Ishtar Rising

Why the Goddess Went to Hell and 
What to Expect Now That She’s Returning

From the Introduction to the 1989 Edition

Cary Grant was once told, “Every time I see you on the screen, I think, ‘I wish I was Cary Grant.'” He replied, “That’s just what I think!”

I’ve been repeating that story ever since I first heard it, and it never fails to amuse audiences, all of whom seem to understand it immediately. Everybody groks that Archie Leach, the poor boy from Liverpool who became “Cary Grant” never fully believed in “Cary Grant,” since Cary was, after all, his own invention. On the other hand, here’s a similar story, which I also like to tell, that produces very mixed reactions, with some people laughing and others looking puzzled or slightly offended.

An art dealer once went to Pablo Picasso and said, “I have a bunch of ‘Picasso’ canvasses that I was thinking of buying. Would you look them over and tell me which are real and which are forgeries?” Picasso obligingly began sorting the paintings into two piles. Then, as the Great Man added one particular picture to the fake pile, the dealer cried, “Wait a minute, Pablo. That’s no forgery. I was visiting you the weekend you painted it.” Picasso replied imperturbably, “No matter. I can fake a Picasso as well as any thief in Europe.”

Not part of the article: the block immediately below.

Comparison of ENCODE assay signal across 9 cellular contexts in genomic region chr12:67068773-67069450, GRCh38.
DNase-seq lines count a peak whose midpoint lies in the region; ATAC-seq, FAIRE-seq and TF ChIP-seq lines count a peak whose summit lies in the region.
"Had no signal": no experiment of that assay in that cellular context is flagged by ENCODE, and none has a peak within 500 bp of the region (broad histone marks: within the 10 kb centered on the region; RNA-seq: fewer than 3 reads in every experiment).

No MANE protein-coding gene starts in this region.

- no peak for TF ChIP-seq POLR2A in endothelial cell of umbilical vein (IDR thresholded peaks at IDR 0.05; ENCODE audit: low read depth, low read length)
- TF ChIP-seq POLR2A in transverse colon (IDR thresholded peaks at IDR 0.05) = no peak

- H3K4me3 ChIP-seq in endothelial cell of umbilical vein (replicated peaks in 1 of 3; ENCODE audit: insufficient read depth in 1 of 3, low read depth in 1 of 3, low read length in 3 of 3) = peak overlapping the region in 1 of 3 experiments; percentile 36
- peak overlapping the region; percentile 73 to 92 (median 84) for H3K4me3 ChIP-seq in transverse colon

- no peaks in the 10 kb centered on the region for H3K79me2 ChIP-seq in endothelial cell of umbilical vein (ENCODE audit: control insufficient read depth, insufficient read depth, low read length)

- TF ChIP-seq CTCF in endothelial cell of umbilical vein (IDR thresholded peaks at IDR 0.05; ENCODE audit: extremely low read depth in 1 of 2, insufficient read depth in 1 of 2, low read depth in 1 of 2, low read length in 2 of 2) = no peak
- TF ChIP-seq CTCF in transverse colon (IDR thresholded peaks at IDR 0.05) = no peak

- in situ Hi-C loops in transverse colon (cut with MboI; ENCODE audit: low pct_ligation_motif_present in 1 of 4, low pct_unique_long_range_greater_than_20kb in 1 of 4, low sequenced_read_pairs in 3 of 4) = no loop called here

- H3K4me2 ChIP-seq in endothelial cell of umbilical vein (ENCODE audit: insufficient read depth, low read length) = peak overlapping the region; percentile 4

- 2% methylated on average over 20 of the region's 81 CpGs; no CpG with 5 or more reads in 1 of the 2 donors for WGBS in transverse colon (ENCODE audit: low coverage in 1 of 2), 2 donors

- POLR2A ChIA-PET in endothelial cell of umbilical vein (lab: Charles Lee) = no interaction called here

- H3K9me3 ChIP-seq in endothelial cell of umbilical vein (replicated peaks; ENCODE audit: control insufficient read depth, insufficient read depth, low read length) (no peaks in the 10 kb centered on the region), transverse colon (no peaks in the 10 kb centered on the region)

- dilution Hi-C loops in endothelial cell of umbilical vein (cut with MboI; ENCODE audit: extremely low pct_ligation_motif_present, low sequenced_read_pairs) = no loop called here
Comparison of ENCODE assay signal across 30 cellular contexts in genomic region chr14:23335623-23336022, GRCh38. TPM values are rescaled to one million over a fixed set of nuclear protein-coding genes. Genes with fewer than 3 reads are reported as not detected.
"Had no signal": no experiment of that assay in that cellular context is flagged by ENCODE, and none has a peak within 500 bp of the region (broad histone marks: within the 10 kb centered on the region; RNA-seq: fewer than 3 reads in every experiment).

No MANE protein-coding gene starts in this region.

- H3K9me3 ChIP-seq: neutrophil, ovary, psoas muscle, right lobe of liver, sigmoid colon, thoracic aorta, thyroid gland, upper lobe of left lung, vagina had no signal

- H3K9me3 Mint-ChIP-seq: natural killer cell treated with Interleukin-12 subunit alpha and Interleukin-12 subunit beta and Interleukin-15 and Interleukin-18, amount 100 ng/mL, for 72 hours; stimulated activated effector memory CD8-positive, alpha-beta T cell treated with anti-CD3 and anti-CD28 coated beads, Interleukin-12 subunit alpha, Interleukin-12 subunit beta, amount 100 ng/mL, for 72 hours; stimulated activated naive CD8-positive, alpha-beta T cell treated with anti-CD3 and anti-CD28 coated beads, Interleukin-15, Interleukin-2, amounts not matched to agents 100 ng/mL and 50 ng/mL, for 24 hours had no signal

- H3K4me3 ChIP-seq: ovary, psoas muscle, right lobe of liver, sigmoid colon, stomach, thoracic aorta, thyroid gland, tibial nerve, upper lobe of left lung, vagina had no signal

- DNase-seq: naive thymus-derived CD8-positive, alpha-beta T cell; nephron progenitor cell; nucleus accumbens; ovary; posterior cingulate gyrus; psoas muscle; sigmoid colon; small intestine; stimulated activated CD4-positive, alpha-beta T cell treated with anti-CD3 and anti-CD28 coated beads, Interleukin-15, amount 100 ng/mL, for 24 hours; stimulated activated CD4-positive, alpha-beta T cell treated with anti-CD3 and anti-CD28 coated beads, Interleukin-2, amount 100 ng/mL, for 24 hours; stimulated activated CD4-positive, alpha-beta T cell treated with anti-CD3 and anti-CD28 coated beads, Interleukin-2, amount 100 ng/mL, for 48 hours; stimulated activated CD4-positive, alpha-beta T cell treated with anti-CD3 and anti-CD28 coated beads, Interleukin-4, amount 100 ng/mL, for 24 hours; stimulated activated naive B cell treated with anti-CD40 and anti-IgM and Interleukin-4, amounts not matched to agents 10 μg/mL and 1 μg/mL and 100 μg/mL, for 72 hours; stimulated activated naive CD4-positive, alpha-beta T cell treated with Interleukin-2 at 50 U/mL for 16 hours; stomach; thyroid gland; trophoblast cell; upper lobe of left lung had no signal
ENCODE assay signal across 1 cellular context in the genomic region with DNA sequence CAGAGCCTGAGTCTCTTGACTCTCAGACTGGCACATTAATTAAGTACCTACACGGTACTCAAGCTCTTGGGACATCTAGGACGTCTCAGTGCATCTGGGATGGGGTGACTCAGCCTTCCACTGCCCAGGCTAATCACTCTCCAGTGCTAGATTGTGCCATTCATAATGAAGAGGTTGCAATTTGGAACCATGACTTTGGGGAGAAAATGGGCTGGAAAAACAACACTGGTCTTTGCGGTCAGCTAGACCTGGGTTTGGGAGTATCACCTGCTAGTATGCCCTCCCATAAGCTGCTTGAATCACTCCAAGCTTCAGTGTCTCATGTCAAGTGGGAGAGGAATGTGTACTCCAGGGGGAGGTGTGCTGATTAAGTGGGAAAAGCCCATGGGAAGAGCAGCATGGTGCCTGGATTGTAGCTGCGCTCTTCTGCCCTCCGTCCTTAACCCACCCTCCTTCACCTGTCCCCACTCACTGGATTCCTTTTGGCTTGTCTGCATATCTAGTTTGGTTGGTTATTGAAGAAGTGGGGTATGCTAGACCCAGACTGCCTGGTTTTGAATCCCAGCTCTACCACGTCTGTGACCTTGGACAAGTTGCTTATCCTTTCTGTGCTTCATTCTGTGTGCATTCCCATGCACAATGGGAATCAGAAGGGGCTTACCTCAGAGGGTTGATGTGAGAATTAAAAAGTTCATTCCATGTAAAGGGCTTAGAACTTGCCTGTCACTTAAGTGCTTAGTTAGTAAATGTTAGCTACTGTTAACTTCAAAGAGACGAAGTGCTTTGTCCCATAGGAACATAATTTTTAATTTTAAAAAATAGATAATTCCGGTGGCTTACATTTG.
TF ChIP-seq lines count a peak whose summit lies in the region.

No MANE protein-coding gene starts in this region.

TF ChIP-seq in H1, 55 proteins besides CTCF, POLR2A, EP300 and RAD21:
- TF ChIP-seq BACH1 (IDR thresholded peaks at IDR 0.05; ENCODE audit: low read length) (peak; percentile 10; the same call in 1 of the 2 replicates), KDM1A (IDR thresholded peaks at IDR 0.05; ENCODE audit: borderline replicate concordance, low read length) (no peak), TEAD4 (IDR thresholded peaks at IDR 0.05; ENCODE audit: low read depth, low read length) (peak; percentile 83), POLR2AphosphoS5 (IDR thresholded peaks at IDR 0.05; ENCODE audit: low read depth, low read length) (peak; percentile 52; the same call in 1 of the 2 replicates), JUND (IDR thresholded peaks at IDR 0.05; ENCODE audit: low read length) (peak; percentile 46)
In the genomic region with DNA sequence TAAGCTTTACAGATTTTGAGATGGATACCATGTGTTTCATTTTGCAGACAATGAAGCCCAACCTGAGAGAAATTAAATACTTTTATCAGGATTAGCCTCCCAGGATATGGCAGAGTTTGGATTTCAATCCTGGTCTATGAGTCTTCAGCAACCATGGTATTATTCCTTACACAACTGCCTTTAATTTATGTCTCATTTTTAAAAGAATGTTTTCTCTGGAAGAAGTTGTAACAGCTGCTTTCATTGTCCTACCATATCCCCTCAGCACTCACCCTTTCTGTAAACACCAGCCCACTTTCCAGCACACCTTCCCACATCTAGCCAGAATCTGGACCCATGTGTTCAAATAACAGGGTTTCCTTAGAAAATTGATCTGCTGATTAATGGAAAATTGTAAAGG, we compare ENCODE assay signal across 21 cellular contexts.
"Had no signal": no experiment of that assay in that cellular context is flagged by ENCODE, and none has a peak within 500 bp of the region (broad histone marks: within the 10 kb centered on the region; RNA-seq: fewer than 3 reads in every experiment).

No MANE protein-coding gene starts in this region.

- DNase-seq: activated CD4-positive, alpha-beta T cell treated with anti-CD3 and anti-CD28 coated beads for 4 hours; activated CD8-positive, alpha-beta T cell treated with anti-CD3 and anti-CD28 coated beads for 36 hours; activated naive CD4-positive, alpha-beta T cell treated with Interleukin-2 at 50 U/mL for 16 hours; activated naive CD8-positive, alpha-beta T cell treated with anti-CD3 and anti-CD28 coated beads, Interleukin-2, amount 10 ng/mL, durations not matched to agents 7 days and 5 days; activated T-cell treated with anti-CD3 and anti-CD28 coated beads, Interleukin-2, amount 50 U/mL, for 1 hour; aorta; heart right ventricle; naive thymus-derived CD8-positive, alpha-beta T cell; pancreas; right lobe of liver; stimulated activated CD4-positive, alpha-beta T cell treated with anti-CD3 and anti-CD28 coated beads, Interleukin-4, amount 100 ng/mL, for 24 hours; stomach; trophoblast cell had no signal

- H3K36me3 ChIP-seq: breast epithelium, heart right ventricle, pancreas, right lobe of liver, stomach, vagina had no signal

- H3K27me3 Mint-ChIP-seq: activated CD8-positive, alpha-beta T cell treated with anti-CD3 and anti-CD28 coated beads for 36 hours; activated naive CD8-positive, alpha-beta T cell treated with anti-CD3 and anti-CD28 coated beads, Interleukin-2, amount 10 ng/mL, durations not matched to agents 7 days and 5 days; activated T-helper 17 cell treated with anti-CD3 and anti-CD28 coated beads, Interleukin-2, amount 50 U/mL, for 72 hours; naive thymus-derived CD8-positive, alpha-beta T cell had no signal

Personally, I find this story not only amusing but profoundly disturbing. It has caused me to think, every time I finish a piece of writing, “Is this a real Robert Anton Wilson, or did I just fake a Robert Anton Wilson?” Sometimes, especially with a long novel, I find it impossible to convince myself that I know the answer. After all, as Nietzsche said, “there are no facts, only interpretations”……

This book, frankly, got written originally because an editor at Playboy Press asked me if I could write a whole book on the female breast. “Sure,” I said at once. I would have said the same if he had asked me if I could write a book on the bull-elephant’s toenails. I was broke that month and would have tried to write anything, if somebody would pay me for it. When I got the contract and the first half of the advance money, I sat down and asked myself what the hell I would put in the damned book. I decided to write a treatise on the relationship of the breast to the rise and fall of Goddess religions, and — to keep myself amused, and thereby speed the writing so I could get the second half of the advance quickly — combine this with a basic introduction to Taoist philosophy….